The Big-Money Record Industry? That Was Just a Historical Blip–And I Can Prove It

There’s been plenty of laments about the death of the music industry, especially how both artists and labels have seen revenues plummet since the beginning of the millennium. And yes, it’s been a seismic shift for everyone involved and a lot of people have been hurt by the economics of it all. The fact is, though, is that we’re just returning to the way things used to be.  Life is going back to normal.

The modern music industry really began about 1965 when albums started to supplant singles as the the format of choice for popular music. As the industry consolidated and became more sophisticated (or as some would say “run by accountants and lawyers”) and as a vast cohort of Baby Boomers and then Generation Xers lapped up galactic quantities of vinyl, cassettes and CDs revenues swelled.  Outside of a few recessionary periods (early 70s, early 80s), the record industry enjoyed a decades-long bear market.

During that run, everyone forgot what it was like before 1965.

  • Artists released singles. If they had enough big-selling singles, they might collected and released on an album or in elaborate box sets. But for the most part, albums were the format of “serious” music: jazz, classical and Broadway show tunes.
  • Recorded music sold in modest amounts. Gold records were rare. The platinum award hadn’t been invented yet.
  • Those who didn’t wish to buy singles and albums streamed music for free from the radio.
  • Artists made most of their money from playing live. They strove to be working musicians.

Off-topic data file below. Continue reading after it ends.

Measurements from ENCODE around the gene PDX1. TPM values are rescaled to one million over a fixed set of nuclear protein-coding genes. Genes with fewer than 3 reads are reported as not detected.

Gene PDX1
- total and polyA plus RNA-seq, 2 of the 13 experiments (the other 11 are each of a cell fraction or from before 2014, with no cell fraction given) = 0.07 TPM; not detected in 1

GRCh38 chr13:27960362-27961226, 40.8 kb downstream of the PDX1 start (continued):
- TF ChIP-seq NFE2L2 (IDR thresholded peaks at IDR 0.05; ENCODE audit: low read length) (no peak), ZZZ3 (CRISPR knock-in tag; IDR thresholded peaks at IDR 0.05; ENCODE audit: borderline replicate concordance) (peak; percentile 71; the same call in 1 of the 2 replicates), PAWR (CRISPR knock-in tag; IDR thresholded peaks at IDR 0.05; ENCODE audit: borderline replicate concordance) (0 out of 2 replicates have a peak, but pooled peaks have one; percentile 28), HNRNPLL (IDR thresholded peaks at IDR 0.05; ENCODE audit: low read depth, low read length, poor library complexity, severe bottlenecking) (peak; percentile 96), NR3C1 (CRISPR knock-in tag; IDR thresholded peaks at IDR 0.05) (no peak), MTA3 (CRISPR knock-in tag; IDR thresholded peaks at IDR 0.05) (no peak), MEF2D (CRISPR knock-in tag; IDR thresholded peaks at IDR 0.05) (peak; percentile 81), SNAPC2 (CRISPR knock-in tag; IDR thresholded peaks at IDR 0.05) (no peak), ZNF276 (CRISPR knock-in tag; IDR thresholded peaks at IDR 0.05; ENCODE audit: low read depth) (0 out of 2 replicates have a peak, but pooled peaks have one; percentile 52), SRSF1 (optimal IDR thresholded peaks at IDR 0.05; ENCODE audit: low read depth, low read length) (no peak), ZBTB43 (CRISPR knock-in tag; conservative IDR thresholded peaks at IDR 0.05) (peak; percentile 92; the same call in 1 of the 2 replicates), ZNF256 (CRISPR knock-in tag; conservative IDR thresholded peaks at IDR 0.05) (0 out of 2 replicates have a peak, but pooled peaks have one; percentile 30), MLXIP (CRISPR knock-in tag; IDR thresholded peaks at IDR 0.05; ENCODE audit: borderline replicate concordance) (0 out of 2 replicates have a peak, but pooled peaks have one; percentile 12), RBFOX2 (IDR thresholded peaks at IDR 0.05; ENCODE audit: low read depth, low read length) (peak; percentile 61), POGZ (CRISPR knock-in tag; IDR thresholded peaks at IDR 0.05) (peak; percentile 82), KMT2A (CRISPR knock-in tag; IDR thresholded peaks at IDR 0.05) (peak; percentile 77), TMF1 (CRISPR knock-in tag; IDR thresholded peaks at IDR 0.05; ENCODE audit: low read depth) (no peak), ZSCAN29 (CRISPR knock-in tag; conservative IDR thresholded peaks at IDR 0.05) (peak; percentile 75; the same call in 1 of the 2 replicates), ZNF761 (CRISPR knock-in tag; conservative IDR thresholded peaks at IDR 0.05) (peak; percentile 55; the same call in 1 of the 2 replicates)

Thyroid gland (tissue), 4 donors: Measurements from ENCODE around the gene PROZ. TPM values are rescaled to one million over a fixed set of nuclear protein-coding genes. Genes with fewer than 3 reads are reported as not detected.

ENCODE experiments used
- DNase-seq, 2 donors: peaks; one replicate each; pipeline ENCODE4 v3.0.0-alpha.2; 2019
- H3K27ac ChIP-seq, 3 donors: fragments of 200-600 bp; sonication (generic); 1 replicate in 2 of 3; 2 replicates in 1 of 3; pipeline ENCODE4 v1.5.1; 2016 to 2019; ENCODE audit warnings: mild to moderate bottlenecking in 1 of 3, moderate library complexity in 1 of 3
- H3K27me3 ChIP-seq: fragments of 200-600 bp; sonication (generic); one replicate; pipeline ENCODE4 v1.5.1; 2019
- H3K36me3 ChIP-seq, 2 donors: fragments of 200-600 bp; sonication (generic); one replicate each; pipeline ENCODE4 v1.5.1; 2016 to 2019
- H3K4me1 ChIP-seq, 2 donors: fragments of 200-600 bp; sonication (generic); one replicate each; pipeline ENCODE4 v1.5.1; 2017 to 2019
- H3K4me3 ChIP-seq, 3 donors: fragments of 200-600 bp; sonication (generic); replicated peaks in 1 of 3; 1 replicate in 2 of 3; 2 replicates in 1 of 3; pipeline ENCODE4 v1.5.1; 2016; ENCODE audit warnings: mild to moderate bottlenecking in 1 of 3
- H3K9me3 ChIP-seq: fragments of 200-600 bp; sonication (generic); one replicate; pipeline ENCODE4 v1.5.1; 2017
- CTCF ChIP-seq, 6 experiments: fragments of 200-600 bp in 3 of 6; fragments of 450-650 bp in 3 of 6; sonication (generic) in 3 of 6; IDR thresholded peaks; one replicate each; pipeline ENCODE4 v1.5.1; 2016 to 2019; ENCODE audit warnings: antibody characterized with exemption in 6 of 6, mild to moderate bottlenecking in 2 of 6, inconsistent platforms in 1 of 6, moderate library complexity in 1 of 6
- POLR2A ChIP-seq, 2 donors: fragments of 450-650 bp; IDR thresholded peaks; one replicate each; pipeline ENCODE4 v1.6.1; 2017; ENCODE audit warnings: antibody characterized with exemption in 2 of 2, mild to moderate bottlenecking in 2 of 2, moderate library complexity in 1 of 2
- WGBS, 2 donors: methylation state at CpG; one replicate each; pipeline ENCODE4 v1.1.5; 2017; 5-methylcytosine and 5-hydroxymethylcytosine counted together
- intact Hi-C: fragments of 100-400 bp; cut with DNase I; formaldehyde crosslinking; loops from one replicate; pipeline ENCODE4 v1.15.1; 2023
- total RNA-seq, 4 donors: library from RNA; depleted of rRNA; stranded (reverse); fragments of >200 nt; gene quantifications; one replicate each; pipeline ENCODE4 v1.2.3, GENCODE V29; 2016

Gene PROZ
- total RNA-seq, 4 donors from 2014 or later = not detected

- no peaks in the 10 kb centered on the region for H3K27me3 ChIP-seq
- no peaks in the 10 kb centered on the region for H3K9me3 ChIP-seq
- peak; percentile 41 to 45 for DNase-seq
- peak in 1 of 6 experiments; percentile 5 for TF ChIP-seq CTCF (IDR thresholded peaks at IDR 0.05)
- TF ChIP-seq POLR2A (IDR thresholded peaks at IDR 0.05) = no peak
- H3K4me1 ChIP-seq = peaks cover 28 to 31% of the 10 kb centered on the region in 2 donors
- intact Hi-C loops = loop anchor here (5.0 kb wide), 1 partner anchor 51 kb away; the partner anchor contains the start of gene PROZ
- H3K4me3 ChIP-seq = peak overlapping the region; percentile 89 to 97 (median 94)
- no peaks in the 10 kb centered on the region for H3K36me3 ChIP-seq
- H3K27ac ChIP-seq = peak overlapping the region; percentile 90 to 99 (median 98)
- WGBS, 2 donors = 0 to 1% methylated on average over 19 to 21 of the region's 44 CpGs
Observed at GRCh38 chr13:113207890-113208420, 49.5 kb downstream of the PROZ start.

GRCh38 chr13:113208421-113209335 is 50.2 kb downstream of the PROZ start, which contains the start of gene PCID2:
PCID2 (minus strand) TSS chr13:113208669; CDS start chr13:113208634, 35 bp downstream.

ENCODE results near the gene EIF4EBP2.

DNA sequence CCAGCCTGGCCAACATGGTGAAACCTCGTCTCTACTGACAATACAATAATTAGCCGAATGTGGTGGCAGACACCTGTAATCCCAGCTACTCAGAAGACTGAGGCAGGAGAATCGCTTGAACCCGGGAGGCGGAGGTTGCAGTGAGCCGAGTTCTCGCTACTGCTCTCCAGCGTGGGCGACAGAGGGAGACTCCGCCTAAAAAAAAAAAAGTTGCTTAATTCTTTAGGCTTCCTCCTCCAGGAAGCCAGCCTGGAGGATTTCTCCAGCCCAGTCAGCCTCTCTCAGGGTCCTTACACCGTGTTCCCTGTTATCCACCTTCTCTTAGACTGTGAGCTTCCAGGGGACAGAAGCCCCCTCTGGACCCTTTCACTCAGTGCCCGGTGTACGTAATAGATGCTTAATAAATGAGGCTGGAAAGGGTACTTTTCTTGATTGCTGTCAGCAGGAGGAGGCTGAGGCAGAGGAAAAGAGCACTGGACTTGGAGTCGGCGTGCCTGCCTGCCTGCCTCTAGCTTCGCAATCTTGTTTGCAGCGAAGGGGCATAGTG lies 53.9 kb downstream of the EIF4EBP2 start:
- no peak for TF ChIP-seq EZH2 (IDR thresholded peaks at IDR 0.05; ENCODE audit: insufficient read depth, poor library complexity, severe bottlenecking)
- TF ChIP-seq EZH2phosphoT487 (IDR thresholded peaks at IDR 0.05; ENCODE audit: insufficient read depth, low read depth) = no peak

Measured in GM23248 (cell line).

• Some artists were able to work because of the generous support of patrons or donations from fans.

Any of the above sound familiar?

I don’t mean to minimize the effects of the catastrophic shifts we see in the industry today.  It’s just that the last several decades have been a blip in the long history of music industry.

To prove my point, I refer you to three books, all of which will give you excellent perspective on how the business of music works.

Amanda Petrusich - Do Not Sell at Any Price

Petrusich gets deep into the world of the obsessive collectors of 78 RPM records. In the process, she discusses how music was made and marketed through the decades.

Cowboys and Indies - Gareth Murphy

 

I didn’t want this book to end. It’s filled with all kinds of stories about how the music industry developed over the last century. Highly recommended.

 

Ta-Ra-Ra-Boom-Dee-Ay - Simon Naper-Bell

Another book that will open your eyes to the truth behind the music biz. “Dodgy” doesn’t begin to describe this industry.

And if you still need more, check out this read from Medium.com:

The world was abuzz this week with reports that Taylor Swift removed her music from Spotify. She called the service “a grand experiment” and said she wanted no part of it.

Music writer Bob Lefsetz said it’s just a PR stunt. 80’s rocker Sebastian Bach (who looks kinda like Taylor Swift) said that fans appreciate music more when they have to pay for it.

Who knows.

But we’ve all been told a million times that the old music industry is dying, record stores are gone, and labels are closing.

More specifically, record execs who were around in the the 90’s miss the good ol’ days when albums went platinum.

But here’s the thing.

Those who made a killing from the record business of yesteryear, should count their lucky stars that it ever happened in the first place.

The record business as most people know it, was just a short hundred-year blip in the 40,000 year history of the music business. A stopgap to solve a temporary problem that existed between the invention of sound recording(1890’s), and the invention of the internet (1990’s).

In other words, it’s a miracle that the music industry as we have known it to have existed at all. I rest my case.

 

Alan Cross

is an internationally known broadcaster, interviewer, writer, consultant, blogger and speaker. In his 30+ years in the music business, Alan has interviewed the biggest names in rock, from David Bowie and U2 to Pearl Jam and the Foo Fighters. He’s also known as a musicologist and documentarian through programs like The Ongoing History of New Music.

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